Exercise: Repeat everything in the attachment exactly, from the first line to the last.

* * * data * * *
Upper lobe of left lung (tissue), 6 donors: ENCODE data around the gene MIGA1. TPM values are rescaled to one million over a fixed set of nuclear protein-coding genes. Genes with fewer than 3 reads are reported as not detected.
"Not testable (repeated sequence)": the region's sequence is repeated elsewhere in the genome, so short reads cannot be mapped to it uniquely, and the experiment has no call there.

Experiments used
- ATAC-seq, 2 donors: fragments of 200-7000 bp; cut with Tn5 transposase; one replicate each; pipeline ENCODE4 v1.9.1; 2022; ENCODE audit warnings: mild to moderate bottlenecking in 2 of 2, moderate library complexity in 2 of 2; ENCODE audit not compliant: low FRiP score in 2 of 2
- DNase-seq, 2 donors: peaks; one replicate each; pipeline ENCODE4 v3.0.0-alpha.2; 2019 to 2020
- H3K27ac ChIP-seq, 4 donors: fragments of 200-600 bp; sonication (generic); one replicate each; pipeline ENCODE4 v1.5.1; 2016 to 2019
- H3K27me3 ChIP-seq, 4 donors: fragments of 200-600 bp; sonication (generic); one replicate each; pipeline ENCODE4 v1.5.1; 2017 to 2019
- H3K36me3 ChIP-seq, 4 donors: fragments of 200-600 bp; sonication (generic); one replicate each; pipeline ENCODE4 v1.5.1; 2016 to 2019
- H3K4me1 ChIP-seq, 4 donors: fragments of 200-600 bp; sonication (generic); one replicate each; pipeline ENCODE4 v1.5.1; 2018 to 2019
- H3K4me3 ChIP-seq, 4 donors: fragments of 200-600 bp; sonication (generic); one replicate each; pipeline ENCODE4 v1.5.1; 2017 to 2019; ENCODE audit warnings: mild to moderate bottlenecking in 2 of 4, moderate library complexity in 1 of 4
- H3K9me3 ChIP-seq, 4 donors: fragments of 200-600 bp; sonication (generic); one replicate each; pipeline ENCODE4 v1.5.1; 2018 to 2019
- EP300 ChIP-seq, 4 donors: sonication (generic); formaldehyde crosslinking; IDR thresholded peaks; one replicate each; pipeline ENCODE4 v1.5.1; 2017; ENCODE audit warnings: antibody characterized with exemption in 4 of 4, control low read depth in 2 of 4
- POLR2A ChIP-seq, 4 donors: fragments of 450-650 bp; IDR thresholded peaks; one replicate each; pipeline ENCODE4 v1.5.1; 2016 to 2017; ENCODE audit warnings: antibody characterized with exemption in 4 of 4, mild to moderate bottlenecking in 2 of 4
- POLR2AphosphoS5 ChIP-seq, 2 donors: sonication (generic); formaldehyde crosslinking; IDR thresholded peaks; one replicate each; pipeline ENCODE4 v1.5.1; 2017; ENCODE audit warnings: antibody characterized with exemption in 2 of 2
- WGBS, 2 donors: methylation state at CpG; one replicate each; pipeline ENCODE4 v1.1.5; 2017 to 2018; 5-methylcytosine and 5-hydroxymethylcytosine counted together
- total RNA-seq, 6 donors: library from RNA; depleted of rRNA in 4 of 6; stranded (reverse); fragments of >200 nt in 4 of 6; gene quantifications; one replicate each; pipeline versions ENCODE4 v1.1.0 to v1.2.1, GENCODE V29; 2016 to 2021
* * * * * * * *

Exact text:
Upper lobe of left lung (tissue), 6 donors: ENCODE data around the gene MIGA1. TPM values are rescaled to one million over a fixed set of nuclear protein-coding genes. Genes with fewer than 3 reads are reported as not detected.
"Not testable (repeated sequence)": the region's sequence is repeated elsewhere in the genome, so short reads cannot be mapped to it uniquely, and the experiment has no call there.

Experiments used
- ATAC-seq, 2 donors: fragments of 200-7000 bp; cut with Tn5 transposase; one replicate each; pipeline ENCODE4 v1.9.1; 2022; ENCODE audit warnings: mild to moderate bottlenecking in 2 of 2, moderate library complexity in 2 of 2; ENCODE audit not compliant: low FRiP score in 2 of 2
- DNase-seq, 2 donors: peaks; one replicate each; pipeline ENCODE4 v3.0.0-alpha.2; 2019 to 2020
- H3K27ac ChIP-seq, 4 donors: fragments of 200-600 bp; sonication (generic); one replicate each; pipeline ENCODE4 v1.5.1; 2016 to 2019
- H3K27me3 ChIP-seq, 4 donors: fragments of 200-600 bp; sonication (generic); one replicate each; pipeline ENCODE4 v1.5.1; 2017 to 2019
- H3K36me3 ChIP-seq, 4 donors: fragments of 200-600 bp; sonication (generic); one replicate each; pipeline ENCODE4 v1.5.1; 2016 to 2019
- H3K4me1 ChIP-seq, 4 donors: fragments of 200-600 bp; sonication (generic); one replicate each; pipeline ENCODE4 v1.5.1; 2018 to 2019
- H3K4me3 ChIP-seq, 4 donors: fragments of 200-600 bp; sonication (generic); one replicate each; pipeline ENCODE4 v1.5.1; 2017 to 2019; ENCODE audit warnings: mild to moderate bottlenecking in 2 of 4, moderate library complexity in 1 of 4
- H3K9me3 ChIP-seq, 4 donors: fragments of 200-600 bp; sonication (generic); one replicate each; pipeline ENCODE4 v1.5.1; 2018 to 2019
- EP300 ChIP-seq, 4 donors: sonication (generic); formaldehyde crosslinking; IDR thresholded peaks; one replicate each; pipeline ENCODE4 v1.5.1; 2017; ENCODE audit warnings: antibody characterized with exemption in 4 of 4, control low read depth in 2 of 4
- POLR2A ChIP-seq, 4 donors: fragments of 450-650 bp; IDR thresholded peaks; one replicate each; pipeline ENCODE4 v1.5.1; 2016 to 2017; ENCODE audit warnings: antibody characterized with exemption in 4 of 4, mild to moderate bottlenecking in 2 of 4
- POLR2AphosphoS5 ChIP-seq, 2 donors: sonication (generic); formaldehyde crosslinking; IDR thresholded peaks; one replicate each; pipeline ENCODE4 v1.5.1; 2017; ENCODE audit warnings: antibody characterized with exemption in 2 of 2
- WGBS, 2 donors: methylation state at CpG; one replicate each; pipeline ENCODE4 v1.1.5; 2017 to 2018; 5-methylcytosine and 5-hydroxymethylcytosine counted together
- total RNA-seq, 6 donors: library from RNA; depleted of rRNA in 4 of 6; stranded (reverse); fragments of >200 nt in 4 of 6; gene quantifications; one replicate each; pipeline versions ENCODE4 v1.1.0 to v1.2.1, GENCODE V29; 2016 to 2021